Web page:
Juan Beníquez

From BR Bullpen


Juan José Beníquez Torres

  • Bats Right, Throws Right
  • Height 5' 11", Weight 165 lb.

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Biographical Information[edit]

Juan Beníquez came up to the majors with the Boston Red Sox as a shortstop but was converted to the outfield, where he spent most of his big league career. As a player, he hit for decent averages (.274 for his career, with four consecutive seasons of .300 or better) but had limited power and did not draw many walks. A fast baserunner when he came up, his stolen bases diminished rapidly, but he was always useful for his ability to play multiple positions and his capacity to get a timely hit. His personal high was for doubles in a season was 19, a very low total for a player who would regularly top 300 at-bats.

Juan was signed by scout Pedro Vasquez. He was originally slated to be a starting outfielder and the lead-off hitter for the Red Sox in 1975, after sharing the center field job with Rick Miller in 1974, but the emergence of rookie superstars Fred Lynn and Jim Rice quickly changed those plans and he spent the year as a backup. He started all three games of the Sox's sweep of the Oakland Athletics in the 1975 ALCS, then played in the 1975 World Series, going 1 for 8 in 3 games as they lost to the Cincinnati Reds. After the Series, he was involved in the first of three huge trades he would be part of, going to the Texas Rangers with two others in return for Fergie Jenkins. He had an outstanding defensive season as the Rangers' starting center fielder in 1976, and was rewarded with a Gold Glove at the position the following year, 1977, when his statistics were not as good.

After the 1978 season, he was in his second big trade, this time going to the New York Yankees in a ten-player deal whose biggest names were Sparky Lyle, Mike Heath and Dave Righetti. After one season as a backup in 1979, he was sent to the Seattle Mariners in another big deal which also included Jim Beattie and Ruppert Jones. He played one season in Seattle, as a backup in 1980, before signing as a free agent with the California Angels. That is where he had his best years as a semi-regular outfielder. He hit .305 in 1983, then .336 in 1984 and .304 in 1985. After leaving for the Baltimore Orioles in 1986, he had another good season, hitting .300 in 113 games. That year, he hit half of his season's total for home runs (6) in a single game on June 12th, a loss to the Yankees. He finished his career with the Kansas City Royals in 1987, was traded to the Toronto Blue Jays for the pennant push late that season in return for pitcher Luis Aquino, and hit .284 in 39 games as the Jays fell to the Detroit Tigers just short of an AL East title. He was granted free agency after the season as a victim of collusion following the 1985 season, but re-signed with the Jays for 1988. He was still hitting well (.293 in 27 games) when the Blue Jays released him on May 31st. He failed to find another team and retired at age 38, having played exactly 1,500 major league games for 8 different American League teams, a record.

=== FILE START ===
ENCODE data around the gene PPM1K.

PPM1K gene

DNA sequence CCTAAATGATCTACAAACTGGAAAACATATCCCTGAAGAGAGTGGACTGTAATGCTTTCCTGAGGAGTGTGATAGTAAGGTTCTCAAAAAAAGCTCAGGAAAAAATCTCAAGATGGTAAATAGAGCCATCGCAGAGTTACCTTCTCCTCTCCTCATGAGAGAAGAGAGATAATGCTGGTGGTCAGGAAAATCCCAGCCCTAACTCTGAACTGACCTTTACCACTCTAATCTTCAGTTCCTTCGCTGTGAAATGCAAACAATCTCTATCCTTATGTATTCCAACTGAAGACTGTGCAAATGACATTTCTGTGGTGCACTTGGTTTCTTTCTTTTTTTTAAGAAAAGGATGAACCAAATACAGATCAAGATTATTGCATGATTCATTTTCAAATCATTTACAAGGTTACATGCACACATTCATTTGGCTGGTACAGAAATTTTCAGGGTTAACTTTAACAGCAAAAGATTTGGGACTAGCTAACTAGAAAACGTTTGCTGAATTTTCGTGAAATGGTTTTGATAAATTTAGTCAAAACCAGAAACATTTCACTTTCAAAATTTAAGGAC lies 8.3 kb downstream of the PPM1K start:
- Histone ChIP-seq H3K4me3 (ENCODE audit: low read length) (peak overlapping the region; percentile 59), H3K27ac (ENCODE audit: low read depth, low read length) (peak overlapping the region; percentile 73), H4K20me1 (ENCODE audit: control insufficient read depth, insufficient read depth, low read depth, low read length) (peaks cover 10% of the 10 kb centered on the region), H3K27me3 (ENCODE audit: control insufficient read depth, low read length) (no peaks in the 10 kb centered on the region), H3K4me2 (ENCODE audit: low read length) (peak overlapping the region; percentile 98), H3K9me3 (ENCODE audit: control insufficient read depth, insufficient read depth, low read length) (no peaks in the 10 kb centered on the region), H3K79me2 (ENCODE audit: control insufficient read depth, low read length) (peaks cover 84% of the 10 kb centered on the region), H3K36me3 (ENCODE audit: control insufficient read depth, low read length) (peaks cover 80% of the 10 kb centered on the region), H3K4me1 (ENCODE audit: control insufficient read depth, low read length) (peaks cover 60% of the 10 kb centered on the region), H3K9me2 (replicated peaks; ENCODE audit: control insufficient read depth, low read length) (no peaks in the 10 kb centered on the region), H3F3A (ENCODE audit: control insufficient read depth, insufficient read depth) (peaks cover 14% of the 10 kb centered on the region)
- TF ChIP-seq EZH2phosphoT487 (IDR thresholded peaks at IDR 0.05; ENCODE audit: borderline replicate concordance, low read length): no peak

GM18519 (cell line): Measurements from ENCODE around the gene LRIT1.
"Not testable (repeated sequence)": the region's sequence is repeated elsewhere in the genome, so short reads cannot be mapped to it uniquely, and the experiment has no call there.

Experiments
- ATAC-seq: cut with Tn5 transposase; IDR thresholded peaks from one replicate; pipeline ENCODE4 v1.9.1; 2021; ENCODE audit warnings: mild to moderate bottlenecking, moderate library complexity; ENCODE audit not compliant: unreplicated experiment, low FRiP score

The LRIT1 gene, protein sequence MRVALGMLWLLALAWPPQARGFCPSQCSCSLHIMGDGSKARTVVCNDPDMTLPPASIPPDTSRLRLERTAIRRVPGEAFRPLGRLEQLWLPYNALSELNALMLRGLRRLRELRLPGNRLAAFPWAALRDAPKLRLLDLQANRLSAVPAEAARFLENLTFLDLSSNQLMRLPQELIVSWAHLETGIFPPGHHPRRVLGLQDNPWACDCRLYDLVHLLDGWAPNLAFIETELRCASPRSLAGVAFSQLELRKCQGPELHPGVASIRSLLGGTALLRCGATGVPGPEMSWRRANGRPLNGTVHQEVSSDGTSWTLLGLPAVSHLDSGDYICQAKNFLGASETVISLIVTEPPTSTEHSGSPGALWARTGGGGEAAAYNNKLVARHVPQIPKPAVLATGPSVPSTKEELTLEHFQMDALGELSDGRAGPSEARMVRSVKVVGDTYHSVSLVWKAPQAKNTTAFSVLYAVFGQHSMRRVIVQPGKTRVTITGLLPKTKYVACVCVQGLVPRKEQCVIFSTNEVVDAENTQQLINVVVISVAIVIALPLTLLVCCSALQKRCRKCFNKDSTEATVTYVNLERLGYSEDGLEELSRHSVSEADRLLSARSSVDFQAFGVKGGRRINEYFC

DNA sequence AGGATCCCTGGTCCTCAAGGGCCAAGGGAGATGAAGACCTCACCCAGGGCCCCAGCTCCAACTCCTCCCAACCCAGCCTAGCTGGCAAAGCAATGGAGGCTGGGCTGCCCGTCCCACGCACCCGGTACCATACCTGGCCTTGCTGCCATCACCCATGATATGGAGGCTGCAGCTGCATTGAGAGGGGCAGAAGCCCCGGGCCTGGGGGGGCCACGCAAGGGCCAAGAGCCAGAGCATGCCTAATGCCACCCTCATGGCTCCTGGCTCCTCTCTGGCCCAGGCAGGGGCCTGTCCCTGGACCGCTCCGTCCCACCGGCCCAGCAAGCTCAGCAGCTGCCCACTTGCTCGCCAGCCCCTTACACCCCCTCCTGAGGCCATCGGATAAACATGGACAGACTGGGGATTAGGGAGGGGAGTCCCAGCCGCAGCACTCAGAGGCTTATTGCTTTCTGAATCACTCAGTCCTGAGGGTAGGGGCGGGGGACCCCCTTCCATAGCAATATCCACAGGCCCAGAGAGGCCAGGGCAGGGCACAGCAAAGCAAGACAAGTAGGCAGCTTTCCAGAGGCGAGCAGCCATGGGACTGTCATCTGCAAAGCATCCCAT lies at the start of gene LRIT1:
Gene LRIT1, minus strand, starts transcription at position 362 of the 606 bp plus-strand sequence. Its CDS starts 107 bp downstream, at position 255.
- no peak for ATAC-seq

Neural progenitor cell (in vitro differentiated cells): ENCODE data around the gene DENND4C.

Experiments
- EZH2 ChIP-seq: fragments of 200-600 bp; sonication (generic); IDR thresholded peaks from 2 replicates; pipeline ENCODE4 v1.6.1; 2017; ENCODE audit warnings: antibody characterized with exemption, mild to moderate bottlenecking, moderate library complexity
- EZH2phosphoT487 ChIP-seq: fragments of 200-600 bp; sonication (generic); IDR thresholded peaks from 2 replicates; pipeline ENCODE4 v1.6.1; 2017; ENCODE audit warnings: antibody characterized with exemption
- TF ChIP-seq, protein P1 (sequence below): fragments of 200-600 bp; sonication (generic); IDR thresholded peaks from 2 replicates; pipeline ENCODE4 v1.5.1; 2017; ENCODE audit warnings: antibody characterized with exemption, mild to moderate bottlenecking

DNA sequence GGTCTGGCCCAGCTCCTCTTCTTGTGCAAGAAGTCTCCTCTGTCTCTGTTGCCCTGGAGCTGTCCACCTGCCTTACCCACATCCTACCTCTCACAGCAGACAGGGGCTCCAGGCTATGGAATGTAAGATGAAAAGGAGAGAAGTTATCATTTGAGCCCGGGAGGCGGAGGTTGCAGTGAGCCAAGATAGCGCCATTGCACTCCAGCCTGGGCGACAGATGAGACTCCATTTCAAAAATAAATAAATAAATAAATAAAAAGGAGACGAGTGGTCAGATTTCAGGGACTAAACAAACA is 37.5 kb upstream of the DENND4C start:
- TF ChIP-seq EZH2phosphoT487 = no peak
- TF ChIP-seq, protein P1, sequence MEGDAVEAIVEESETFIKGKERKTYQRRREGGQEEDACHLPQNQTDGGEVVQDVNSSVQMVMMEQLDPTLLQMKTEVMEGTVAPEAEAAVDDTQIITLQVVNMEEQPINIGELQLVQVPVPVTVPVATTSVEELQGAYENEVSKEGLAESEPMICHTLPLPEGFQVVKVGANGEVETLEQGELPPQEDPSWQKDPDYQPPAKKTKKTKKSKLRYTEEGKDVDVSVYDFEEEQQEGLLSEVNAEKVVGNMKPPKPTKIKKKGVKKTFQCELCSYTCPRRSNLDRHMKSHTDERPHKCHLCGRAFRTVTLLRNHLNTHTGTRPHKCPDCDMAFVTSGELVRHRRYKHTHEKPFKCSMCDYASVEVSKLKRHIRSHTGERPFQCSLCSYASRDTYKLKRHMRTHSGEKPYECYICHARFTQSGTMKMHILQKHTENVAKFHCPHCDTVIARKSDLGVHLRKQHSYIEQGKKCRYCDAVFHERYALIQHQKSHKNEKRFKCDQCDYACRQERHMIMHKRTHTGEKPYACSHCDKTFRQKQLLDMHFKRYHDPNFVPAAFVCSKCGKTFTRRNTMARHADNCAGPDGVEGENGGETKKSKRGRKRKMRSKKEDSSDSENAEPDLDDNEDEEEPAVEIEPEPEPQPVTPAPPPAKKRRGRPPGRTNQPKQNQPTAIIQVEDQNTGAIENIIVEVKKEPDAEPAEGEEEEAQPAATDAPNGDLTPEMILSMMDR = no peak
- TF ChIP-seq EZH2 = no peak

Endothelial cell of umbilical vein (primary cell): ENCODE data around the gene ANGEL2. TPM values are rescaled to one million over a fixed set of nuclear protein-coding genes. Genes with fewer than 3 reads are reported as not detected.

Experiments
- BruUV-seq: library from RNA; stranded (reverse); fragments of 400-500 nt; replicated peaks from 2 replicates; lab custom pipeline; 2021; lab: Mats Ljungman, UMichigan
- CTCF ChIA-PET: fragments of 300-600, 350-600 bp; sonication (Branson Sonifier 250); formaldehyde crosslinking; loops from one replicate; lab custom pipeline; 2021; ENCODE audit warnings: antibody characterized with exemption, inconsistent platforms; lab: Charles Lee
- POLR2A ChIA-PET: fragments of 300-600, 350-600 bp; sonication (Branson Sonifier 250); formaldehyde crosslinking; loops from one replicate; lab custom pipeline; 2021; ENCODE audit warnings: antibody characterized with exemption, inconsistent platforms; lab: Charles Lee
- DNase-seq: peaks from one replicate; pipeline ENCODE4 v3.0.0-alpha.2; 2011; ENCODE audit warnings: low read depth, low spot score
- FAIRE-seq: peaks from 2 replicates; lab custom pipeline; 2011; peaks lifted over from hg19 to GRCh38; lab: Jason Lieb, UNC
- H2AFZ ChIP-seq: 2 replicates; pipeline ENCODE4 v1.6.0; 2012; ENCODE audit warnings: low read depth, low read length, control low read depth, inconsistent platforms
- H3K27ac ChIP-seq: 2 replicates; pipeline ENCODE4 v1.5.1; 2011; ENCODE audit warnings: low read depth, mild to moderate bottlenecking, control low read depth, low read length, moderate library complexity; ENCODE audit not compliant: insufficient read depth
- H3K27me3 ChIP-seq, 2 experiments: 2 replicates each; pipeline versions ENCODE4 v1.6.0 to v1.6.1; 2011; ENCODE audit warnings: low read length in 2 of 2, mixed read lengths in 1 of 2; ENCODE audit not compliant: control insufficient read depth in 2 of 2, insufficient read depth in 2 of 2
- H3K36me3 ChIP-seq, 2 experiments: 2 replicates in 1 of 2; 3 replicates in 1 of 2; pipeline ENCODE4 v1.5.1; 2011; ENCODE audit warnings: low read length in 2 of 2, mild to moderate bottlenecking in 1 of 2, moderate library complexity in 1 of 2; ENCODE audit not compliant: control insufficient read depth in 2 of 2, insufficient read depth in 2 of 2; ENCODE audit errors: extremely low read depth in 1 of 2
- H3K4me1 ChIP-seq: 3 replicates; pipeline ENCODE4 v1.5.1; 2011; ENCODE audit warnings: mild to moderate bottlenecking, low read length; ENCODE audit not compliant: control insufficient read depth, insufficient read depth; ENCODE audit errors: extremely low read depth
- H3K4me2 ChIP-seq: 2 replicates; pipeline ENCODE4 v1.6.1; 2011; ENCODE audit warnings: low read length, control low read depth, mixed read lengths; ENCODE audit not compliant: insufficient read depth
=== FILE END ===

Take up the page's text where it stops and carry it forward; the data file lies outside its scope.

In 1989, he hit .359 playing for the St. Lucie Legends in the Senior Professional Baseball Association. Beníquez also pitched 3 scoreless innings in one game for St. Lucie; he gave up one walk and no hits. Juan also played 22 seasons in the Puerto Rico Winter Baseball League with the Arecibo Wolves and Santurce Crabbers. He continued to play at home after his MLB career ended, missing only the winter he spent with St. Lucie. Juan finally retired as a player after the 1990-91 season. He later coached for and managed the Indios de Mayagüez.

Notable Achievements[edit]

Further Reading[edit]

  • Jonathan Arnold: "Juan Beniquez", in Bill Nowlin and Cecilia Tan, ed.: '75:The Red Sox Team that Saved Baseball, SABR, Phoenix, AZ, 2015, pp. 139-141. ISBN 978-1-933599-97-7

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